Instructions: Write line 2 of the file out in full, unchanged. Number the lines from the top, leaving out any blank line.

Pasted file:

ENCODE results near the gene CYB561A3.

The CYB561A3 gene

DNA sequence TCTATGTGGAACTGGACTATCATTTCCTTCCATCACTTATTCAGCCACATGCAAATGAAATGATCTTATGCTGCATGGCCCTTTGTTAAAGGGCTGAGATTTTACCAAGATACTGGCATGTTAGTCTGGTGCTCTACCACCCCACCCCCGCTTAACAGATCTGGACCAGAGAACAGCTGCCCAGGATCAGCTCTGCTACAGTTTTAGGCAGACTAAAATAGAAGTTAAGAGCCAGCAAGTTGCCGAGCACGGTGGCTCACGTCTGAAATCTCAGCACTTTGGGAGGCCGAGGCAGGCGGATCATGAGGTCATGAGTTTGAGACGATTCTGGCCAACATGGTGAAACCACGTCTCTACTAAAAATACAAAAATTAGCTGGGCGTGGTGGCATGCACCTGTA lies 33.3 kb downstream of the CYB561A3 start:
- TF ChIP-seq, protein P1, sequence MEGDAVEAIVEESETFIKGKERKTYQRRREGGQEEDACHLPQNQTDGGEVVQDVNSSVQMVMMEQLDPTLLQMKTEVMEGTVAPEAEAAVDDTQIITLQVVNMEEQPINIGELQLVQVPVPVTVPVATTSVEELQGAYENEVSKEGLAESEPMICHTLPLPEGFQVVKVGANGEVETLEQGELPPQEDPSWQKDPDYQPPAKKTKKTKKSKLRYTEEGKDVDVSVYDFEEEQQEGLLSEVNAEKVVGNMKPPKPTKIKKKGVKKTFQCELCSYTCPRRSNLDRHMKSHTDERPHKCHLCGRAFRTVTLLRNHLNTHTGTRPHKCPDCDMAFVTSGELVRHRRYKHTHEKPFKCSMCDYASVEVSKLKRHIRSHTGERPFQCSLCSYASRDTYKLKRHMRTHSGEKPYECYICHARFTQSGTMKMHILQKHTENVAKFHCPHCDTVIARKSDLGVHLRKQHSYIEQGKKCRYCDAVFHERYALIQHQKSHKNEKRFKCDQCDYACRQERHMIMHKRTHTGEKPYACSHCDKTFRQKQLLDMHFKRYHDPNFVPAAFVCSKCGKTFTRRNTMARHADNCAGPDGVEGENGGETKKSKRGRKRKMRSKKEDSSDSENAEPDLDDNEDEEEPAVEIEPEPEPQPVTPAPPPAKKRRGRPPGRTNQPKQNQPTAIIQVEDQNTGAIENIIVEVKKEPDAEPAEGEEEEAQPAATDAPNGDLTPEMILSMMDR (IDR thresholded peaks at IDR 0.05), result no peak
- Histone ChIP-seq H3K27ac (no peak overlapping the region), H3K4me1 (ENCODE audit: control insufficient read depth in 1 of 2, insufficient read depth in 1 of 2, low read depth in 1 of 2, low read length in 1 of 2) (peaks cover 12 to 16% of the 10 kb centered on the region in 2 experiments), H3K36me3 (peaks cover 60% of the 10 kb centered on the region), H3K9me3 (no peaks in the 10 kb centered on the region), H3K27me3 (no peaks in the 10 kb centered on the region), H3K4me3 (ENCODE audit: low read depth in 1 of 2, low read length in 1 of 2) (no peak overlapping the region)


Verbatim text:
The CYB561A3 gene